Sunday 26th July
1 Kings 3:5-12, Matt 13:31-33, 44-52
May I speak this morning in the name of God: Father, Son and Holy Spirit. Amen.
“The Wisdom or the Judgment of Solomon” – if you mentioned that to most people then, if they had any idea what you were talking about at all, they would probably think of the story of Solomon having to decide between two women which of them was the real mother of a baby – as you doubtless know Solomon’s judgement was that the baby should be cut in half but the real mother loved it so much that would rather hand the baby over to the other women rather than see it die, thus proving her identity. (1 Kings 3:16-end).
DNA tests hadn’t been invented then. Although the King Solomon method would have made the Jeremy Kyle show more interesting.
What may be less commonly known about Solomon’s wisdom is that it is not a characteristic which appeared by accident, more DNA if you will, rather it was a gift that he expressly asked God to give him.
In our first reading we heard that God appeared to Solomon in a dream. I have often thought about the way God communicates to people in dreams in the bible, and I think it is a somewhat neglected subject.
But today I want to touch on the question that God asks Solomon in his dream:
‘Ask what I should give you.’
Rather than asking for long life or riches or even for love Solomon replied:
“Give your servant therefore an understanding mind to govern your people, able to discern between good and evil;”
This response pleased God so much that he did give him an understanding and discerning mind, as we have heard, but he also gave him all the things he hadn’t asked for – hence also being as rich as Solomon and having a thousand wives, although no one mentioned the thousand mother-in-laws.
So Solomon listened to God in his dream but God also listened to Solomon. The gifting and the calling of Solomon to be a good and wise king was not simply an imposition by God but was the result of a dialogue.
I sometimes wonder whether we are afraid of listening to God or even asking God to speak to us at all because we are afraid of what he might ask us to do – ‘go and become a Vicar!’ or ‘go to Africa!’ I tried, Lord, honestly, I had the tickets and the malaria tablets!
But God doesn’t simply impose his will upon the unwilling – that is not what a truly loving Father does. Part of the process of being someone who seeks to follow God’s will is about identifying and naming our own will, because when our will works in accordance with God’s will then great things can happen.
A number of times Jesus, who is as much God as the God who spoke to Solomon, said to people: “What do you want me to do for you?” (e.g. Matthew 20:21 & Mark 10:51).
Often when I am leading morning or evening prayer I give people a space to bring their deepest prayers and petitions before God. Those deep desires which we may hesitate to name out loud for other people to hear, but which God longs to hear.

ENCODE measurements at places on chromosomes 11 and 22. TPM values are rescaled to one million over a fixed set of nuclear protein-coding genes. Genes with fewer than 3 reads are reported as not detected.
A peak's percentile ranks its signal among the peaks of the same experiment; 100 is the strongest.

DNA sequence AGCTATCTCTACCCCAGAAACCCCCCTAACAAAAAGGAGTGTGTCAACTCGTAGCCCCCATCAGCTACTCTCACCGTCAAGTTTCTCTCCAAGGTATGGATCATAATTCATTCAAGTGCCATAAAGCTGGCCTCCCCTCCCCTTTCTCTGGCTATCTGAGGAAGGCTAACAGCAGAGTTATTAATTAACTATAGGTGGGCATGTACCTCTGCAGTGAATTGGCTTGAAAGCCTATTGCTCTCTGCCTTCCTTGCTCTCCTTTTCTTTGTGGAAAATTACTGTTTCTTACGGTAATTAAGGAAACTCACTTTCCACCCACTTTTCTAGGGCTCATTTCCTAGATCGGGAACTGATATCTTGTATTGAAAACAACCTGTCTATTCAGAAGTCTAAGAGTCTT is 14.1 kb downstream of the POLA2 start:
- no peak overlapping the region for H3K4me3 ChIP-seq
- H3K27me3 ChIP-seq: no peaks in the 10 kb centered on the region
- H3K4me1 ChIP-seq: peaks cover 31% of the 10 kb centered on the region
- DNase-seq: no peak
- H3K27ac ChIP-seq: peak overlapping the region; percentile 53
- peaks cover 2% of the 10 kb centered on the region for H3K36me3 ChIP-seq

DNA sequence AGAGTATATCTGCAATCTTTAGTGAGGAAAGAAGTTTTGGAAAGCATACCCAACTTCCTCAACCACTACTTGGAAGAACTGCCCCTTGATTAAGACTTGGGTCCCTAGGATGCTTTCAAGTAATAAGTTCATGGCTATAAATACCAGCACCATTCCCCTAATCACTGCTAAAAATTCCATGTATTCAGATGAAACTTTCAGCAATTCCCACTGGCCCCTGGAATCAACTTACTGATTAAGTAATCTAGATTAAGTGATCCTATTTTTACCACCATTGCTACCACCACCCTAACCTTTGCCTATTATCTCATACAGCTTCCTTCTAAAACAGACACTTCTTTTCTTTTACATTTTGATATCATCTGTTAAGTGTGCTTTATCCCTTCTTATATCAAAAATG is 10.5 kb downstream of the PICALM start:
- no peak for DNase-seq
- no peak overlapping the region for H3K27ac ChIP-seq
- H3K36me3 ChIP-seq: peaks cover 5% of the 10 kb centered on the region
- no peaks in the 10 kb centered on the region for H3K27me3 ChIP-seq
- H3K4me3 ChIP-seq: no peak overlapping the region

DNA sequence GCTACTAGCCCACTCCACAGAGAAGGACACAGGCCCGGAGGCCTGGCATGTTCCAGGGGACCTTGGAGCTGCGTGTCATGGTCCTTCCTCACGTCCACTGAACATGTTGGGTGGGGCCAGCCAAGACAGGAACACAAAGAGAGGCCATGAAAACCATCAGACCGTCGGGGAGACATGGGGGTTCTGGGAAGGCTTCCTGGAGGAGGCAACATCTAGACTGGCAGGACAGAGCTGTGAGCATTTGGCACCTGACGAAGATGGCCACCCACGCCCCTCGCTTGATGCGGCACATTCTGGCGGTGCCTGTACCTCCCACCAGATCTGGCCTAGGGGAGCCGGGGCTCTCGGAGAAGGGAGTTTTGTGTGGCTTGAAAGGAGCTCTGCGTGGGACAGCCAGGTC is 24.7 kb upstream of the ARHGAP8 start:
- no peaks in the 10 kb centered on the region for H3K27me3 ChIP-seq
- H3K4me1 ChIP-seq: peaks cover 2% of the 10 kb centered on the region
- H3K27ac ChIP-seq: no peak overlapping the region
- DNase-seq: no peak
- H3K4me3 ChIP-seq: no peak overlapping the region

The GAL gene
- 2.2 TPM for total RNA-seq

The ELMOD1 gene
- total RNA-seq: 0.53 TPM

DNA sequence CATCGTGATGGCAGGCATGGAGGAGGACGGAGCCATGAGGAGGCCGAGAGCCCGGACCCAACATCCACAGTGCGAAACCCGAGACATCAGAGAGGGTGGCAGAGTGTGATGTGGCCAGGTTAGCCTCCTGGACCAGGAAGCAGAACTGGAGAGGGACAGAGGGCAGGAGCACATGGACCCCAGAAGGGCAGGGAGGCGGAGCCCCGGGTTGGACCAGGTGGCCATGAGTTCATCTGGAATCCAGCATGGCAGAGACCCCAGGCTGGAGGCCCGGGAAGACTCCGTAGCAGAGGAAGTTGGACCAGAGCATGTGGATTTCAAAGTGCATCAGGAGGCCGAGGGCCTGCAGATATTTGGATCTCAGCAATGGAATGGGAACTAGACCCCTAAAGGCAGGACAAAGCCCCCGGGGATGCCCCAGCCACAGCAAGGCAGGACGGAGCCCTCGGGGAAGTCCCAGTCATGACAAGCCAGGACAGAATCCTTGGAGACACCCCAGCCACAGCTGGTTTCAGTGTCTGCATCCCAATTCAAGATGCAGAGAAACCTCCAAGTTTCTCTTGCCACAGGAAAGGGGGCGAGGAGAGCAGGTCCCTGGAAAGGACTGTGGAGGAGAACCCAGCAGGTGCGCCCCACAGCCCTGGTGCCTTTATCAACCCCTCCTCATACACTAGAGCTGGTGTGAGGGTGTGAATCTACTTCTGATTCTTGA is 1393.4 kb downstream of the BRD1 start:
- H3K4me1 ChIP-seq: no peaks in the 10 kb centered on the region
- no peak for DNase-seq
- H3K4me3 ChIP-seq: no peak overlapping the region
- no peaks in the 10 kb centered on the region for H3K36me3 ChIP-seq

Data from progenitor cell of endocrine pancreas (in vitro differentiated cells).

‘Ask what I should give you.’
‘What do you want me to do for you.’
Imagine if God, Father, Son or Holy Spirit, posed that question to you now, how would you reply?
In this churchy context it is easy to jump straight into the pious answer and say something like ‘end world hunger’ or ‘bring world peace’ but the question posed to Solomon, and the questions posed by Jesus, are expressly personal.
What can God do for you?
It may be equally easy to jump to the selfish answer – a new car and a million pounds would come in handy, thanks God.
But, if we can be like Solomon, even before he became wise, and steer a middle course between the pious but impersonal and the selfish but impious and ask how God can bless us so that we can be the best versions of ourselves and therefore be a blessing to those around us then perhaps there can be growth.
In our gospel reading from this morning we heard how unpromising and tiny beginnings can lead to great things: the tiny mustard seed can become the place of habitat and shelter, the yeast which is almost invisible to the eye can cause a whole batch of dough to rise.
When describing the kingdom of heaven in metaphors or parables Jesus could have spoken about a great king commanding an army to drive out the occupying forces of sin but today, and for the last three weeks, he talks of seeds and tiny beginnings. We have encountered the seed as the word of God planted in the soil of our lives, the good seed and the bad seed growing up together until the harvest and today the kingdom of heaven itself as being something which seems tiny and inconsequential but which turns out to be worth everything – even the pearl of great price which we should be willing to give up everything else for in order to acquire.
How do we plant that seed, grow the kingdom, acquire the pearl of great worth? Perhaps the leaven will land in your life through being willing to listen out for God in all the circumstances of your life, even in your dreams, to be sensitive to the growth to which he may be calling you but also to be willing to enter into dialogue – to tell him what he can do for you.
And if one life can flourish and grow by drawing closer and more attentive to God then it is possible for many lives to flourish and how wonderful it will be when God and the world looks to us and sees not a disparate group of weeds and an unploughed field but a productive harvest or an overflowing net of good fish ready and worthy of the Kingdom of Heaven, which is not simply a place we enter after judgement, God willing, but is a kingdom that can grow and flourish and bear fruit amongst us in the here and now.
What can God do for you?
What can you do for God?